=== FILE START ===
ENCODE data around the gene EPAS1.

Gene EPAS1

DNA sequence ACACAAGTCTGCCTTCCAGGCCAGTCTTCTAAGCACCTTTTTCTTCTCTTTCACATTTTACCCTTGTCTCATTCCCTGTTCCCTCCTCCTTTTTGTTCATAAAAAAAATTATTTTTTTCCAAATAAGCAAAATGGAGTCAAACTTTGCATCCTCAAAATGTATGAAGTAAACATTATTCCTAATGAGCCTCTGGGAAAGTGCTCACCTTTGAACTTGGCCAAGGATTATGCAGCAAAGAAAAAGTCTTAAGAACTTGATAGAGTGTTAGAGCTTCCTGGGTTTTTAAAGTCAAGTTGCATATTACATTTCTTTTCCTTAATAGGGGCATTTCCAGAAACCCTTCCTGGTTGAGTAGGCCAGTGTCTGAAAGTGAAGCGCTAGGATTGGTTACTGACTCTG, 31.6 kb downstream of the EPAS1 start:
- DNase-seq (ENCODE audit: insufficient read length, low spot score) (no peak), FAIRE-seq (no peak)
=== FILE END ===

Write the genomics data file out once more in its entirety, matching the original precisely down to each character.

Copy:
ENCODE data around the gene EPAS1.

Gene EPAS1

DNA sequence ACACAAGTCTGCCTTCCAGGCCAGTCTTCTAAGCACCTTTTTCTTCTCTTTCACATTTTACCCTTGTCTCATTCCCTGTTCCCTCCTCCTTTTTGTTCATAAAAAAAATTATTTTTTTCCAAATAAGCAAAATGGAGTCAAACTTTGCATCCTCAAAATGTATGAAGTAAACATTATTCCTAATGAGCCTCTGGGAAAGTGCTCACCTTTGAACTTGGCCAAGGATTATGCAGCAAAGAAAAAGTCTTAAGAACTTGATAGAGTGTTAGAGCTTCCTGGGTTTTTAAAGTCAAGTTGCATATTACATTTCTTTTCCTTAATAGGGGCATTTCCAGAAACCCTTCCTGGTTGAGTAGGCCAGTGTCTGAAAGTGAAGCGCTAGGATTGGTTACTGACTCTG, 31.6 kb downstream of the EPAS1 start:
- DNase-seq (ENCODE audit: insufficient read length, low spot score) (no peak), FAIRE-seq (no peak)